Banal is described as drearily commonplace and often predictable; trite.
In this photo when Pope Benedict visited Istanbul and participated in the Divine Liturgy with the Eastern Orthodox Patriarch, this is what Pope Benedict wore: surplice over street cassock, mozzetta with ermine and ornate papal stole:
Today, Pope Francis celebrated with the Eastern Orthodox Patriarch the same Divine Liturgy in the same Orthodox cathedral. However, he chose not to turn the house or street cassock of the pope into a liturgical one by donning the surplice, mozzetta and papal stole. No, he simply placed a plain, banal and ugly stole over his street clothes and the stole isn't even properly ironed! It looks simply slovenly:
I've said it before and I'll say it again, as a Jesuit, Pope Francis is still stuck in the 1970's liturgical milieu and the ethos of the Church as some kind of non-governmental organization (NGO) promoting social work. The social teachings of the Church are critical to being Catholic; but atheists could embrace Catholic Social teachings without belief in God. In fact social work without the belief in God or salvation exercised purely in an altruistic way out of concern for others seems more heroic than those who do it simply for a future reward in heaven.
But back to vestments. When I went into the seminary in 1976, the first thing I noticed was how austere the vestments were for Mass in the chapel. (When we had small group Masses in the priest's apartments in the seminary, they seldom wore vestments except with a stole over their clerical shirt.)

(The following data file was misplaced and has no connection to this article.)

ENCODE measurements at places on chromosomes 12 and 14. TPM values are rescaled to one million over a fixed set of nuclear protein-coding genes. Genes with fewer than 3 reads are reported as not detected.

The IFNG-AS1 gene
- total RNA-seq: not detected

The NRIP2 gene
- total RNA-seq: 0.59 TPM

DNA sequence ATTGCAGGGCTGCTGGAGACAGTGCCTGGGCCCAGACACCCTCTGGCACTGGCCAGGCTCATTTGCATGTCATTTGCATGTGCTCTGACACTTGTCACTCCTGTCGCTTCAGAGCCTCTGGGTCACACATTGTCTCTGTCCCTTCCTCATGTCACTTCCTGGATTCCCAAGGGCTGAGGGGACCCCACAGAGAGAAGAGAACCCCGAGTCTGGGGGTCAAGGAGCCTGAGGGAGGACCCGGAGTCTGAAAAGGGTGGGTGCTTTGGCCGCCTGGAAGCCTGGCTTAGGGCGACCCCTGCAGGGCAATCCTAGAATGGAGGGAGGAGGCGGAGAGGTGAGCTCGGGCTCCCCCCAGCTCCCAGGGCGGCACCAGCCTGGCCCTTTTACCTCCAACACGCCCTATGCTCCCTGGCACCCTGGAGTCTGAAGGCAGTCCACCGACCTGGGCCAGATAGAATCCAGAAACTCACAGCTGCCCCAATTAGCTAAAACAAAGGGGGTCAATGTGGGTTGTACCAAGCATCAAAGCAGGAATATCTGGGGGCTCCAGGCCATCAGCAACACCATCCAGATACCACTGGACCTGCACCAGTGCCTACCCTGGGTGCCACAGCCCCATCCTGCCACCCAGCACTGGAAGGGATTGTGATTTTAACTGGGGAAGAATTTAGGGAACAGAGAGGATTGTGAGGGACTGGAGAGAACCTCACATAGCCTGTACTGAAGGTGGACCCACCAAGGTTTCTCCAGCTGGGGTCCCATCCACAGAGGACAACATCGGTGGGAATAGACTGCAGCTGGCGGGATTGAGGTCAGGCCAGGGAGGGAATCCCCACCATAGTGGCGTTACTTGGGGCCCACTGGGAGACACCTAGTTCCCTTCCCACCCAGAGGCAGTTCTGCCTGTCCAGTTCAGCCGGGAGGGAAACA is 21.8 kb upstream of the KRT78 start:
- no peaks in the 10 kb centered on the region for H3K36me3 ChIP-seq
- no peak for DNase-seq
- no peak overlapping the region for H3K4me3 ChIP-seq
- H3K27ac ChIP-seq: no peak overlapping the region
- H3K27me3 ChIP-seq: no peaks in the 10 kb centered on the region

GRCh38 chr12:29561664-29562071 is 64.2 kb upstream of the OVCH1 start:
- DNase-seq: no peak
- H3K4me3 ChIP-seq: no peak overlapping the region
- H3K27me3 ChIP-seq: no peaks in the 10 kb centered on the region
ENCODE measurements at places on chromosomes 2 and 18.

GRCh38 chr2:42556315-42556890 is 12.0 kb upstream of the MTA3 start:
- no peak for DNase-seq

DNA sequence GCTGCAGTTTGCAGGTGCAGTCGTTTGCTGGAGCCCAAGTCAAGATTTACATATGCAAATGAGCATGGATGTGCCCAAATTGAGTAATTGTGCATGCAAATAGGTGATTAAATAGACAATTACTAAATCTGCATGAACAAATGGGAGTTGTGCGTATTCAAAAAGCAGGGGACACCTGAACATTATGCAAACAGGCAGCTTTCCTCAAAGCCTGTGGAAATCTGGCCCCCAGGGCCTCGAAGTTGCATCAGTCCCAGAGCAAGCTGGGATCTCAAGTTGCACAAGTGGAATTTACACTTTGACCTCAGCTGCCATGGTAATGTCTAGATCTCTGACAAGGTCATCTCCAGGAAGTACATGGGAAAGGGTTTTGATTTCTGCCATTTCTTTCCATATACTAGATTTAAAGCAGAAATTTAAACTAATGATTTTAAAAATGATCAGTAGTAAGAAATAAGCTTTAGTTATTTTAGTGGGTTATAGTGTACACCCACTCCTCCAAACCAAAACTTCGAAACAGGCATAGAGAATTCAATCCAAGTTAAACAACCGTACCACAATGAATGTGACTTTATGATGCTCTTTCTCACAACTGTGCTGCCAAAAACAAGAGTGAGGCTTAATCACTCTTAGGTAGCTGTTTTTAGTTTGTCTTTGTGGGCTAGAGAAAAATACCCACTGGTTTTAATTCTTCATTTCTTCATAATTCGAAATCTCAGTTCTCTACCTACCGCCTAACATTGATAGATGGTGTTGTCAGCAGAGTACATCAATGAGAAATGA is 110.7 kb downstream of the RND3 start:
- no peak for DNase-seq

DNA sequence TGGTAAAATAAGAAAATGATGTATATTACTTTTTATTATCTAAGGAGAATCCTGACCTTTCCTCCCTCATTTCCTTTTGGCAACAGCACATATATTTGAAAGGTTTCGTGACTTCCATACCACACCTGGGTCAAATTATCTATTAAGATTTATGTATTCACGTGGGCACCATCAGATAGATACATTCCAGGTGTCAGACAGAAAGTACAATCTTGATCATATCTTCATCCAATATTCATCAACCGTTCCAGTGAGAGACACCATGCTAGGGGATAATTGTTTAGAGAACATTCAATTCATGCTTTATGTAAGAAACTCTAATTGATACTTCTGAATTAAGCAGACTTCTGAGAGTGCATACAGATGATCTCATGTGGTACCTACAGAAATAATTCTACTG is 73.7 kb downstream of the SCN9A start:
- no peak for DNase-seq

The vestments were full flowing but without any ornamentation. The theology then was to appear poor in a liturgical setting and that the vestment itself was the symbol and you don't put more symbols on a symbol. The later, in particular, is what I think Pope Francis continues to embrace in his vestments. His are very 1970's looking to me, especially the one he wore for his installation Mass.
The seminary also dispensed with the ornate candlesticks on the altar in favor of a pillar (one!) candle on it without a candlestick to hold it! The gold chalices and patens were replaced by earthenware ones and the cups looked to me like plant pots one would have at home.
There was a theology behind this, based upon puritanical simplicity that is alien to authentic Catholic theology and ethos for the Mass, what the Orthodox and Eastern Rites call the Divine Liturgy.
I wonder if the Orthodox or the Eastern Rites feel comfortable with a pope whose style of dressing his part evokes the 1970's banalities and liturgical "dumbdownedness" based on a false and erroneous humility of poverty? Would they want this Pope of Rome prescribing the vestments they should use and modelling it for them as Pope Francis did today?